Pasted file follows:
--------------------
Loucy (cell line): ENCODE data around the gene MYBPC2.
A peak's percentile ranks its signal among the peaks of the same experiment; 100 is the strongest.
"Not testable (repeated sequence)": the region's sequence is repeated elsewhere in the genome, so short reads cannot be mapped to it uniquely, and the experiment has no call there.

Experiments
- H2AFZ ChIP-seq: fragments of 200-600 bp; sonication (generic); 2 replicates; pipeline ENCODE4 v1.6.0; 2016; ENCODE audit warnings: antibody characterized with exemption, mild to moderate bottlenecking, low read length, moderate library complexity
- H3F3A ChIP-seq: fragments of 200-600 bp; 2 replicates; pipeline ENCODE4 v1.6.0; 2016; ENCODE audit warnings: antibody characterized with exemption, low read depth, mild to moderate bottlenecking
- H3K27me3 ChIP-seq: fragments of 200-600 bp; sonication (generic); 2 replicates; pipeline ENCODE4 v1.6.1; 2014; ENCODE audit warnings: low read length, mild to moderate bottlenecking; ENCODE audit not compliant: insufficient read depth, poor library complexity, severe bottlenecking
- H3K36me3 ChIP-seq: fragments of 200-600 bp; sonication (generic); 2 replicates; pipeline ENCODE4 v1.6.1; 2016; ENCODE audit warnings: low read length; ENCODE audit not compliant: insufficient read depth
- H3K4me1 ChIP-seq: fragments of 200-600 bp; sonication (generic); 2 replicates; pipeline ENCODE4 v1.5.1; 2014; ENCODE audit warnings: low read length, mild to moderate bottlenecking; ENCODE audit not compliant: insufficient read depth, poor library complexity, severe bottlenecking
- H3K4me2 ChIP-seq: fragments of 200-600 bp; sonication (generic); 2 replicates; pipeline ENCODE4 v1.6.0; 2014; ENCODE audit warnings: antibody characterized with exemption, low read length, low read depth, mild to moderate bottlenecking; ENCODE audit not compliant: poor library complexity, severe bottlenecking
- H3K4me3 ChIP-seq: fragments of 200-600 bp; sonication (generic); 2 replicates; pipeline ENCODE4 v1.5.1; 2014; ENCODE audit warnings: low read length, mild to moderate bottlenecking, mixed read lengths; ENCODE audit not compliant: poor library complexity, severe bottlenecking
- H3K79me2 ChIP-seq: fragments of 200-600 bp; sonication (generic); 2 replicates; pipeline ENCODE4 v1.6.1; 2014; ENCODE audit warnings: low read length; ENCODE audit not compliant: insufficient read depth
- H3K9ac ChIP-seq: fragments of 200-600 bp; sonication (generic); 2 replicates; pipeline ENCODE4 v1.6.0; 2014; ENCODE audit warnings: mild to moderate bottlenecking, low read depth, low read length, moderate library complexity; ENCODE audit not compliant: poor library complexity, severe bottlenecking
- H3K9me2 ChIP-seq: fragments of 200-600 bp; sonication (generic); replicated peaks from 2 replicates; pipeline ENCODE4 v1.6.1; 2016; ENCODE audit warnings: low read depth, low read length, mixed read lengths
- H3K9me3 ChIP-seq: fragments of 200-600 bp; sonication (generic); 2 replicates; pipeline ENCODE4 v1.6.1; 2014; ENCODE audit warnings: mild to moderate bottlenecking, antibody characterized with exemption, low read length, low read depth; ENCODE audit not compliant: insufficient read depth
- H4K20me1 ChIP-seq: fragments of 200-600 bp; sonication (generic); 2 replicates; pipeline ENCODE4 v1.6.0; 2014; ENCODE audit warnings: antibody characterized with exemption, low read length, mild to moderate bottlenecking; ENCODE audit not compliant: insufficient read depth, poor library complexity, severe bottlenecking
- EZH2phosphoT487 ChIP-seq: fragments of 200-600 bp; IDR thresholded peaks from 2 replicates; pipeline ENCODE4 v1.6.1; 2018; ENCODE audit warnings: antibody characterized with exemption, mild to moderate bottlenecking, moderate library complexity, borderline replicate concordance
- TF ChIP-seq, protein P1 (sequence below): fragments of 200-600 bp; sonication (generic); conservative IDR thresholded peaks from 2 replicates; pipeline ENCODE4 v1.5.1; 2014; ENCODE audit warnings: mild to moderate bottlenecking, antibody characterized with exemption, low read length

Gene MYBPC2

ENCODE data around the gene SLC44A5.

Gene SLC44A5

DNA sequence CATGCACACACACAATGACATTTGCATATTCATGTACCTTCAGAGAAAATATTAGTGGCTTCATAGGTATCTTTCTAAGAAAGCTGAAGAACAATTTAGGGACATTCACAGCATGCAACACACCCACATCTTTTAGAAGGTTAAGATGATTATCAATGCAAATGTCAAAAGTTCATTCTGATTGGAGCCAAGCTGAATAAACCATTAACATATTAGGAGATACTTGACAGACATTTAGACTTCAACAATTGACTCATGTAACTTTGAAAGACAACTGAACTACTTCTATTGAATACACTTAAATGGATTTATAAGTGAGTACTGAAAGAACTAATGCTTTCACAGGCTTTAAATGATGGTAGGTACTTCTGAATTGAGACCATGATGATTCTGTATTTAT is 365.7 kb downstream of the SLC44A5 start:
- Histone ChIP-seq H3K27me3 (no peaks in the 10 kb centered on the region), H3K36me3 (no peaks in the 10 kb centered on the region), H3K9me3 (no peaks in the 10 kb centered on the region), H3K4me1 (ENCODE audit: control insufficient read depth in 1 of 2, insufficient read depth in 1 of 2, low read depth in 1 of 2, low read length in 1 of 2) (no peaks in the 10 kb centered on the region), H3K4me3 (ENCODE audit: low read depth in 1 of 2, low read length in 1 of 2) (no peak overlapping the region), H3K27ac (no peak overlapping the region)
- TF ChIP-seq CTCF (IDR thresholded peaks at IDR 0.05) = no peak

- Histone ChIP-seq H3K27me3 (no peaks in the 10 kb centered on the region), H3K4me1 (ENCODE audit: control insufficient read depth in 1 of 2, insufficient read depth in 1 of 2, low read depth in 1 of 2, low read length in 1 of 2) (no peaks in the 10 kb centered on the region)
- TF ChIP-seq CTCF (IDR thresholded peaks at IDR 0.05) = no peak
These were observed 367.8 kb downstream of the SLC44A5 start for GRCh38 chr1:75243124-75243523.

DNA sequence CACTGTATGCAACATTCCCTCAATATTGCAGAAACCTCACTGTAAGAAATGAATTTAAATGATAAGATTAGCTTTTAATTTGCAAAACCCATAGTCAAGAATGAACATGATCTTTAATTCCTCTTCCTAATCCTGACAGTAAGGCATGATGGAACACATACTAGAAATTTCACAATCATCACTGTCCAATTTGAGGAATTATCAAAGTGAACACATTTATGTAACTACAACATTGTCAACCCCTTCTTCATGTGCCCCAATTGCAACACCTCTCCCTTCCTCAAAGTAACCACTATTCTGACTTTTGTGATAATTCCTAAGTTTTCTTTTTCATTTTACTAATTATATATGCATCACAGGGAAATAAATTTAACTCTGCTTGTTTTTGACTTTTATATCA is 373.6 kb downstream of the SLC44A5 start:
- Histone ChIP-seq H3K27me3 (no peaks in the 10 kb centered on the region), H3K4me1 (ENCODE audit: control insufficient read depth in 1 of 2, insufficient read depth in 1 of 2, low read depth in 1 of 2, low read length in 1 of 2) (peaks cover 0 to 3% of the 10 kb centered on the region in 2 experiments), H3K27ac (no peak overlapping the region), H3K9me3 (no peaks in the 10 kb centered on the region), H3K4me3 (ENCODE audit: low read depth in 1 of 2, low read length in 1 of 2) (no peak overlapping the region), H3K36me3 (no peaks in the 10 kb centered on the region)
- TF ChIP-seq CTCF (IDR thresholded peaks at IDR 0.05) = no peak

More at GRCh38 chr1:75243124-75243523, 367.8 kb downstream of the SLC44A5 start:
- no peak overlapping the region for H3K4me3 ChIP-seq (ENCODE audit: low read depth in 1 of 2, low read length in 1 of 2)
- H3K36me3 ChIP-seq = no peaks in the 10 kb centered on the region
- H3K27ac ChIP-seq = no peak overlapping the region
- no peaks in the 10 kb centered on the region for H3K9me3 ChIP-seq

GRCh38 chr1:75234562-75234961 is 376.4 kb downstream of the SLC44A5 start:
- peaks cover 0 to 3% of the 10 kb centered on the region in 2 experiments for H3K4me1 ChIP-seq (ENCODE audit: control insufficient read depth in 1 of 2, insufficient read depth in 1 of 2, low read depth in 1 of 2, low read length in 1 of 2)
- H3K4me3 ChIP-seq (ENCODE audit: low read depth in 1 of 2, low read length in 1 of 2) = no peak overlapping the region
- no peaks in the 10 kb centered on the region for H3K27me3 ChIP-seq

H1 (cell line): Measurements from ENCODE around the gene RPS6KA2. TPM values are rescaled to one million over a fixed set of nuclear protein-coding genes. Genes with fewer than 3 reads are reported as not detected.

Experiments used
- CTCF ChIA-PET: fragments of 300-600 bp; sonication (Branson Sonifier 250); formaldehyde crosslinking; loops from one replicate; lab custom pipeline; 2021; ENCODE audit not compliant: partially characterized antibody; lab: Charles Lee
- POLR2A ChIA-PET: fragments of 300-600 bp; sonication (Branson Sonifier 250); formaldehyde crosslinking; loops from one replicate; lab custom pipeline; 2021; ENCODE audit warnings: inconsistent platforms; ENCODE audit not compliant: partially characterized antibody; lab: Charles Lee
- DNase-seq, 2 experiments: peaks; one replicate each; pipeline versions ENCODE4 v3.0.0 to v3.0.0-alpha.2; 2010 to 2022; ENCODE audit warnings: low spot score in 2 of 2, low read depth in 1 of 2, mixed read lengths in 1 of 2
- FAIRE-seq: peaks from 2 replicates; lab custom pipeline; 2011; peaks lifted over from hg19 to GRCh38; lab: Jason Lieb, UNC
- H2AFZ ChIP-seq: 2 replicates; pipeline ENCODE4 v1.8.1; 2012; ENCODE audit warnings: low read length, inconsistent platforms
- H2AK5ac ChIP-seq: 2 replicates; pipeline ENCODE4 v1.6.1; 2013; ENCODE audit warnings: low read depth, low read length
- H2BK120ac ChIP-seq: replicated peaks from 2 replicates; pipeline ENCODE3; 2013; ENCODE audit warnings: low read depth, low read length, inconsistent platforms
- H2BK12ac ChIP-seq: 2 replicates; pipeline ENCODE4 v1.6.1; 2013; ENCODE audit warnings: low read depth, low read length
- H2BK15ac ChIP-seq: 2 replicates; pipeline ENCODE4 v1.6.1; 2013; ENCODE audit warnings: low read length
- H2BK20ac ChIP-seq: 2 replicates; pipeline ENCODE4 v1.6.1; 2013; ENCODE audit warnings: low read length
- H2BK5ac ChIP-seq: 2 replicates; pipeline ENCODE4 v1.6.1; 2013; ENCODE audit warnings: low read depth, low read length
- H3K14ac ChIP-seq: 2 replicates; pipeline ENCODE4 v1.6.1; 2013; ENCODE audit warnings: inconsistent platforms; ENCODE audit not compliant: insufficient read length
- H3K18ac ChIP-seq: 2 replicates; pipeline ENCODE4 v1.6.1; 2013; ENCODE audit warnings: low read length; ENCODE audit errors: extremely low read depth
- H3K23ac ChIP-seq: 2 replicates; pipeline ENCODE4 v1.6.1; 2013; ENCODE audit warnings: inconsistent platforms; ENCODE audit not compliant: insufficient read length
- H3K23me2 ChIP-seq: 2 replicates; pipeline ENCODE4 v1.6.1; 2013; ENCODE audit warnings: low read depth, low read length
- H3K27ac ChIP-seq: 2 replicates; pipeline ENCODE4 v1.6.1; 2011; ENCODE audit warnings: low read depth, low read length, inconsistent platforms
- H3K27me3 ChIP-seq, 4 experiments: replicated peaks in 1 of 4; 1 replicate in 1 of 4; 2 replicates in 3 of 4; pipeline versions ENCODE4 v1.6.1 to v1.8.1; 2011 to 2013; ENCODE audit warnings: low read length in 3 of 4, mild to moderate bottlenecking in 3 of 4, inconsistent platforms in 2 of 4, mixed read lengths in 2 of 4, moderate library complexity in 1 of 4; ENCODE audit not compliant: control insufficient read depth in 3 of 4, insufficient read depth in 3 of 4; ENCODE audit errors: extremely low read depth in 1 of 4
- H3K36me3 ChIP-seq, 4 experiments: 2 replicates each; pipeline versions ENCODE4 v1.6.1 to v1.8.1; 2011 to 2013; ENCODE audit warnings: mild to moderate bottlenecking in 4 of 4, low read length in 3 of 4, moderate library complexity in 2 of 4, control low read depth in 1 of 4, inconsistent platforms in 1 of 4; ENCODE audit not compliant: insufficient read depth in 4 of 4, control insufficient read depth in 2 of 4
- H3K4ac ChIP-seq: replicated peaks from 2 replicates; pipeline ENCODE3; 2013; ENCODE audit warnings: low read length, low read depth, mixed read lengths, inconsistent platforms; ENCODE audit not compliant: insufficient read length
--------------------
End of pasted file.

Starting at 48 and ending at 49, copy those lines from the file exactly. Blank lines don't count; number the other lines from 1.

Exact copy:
- H2BK120ac ChIP-seq: replicated peaks from 2 replicates; pipeline ENCODE3; 2013; ENCODE audit warnings: low read depth, low read length, inconsistent platforms
- H2BK12ac ChIP-seq: 2 replicates; pipeline ENCODE4 v1.6.1; 2013; ENCODE audit warnings: low read depth, low read length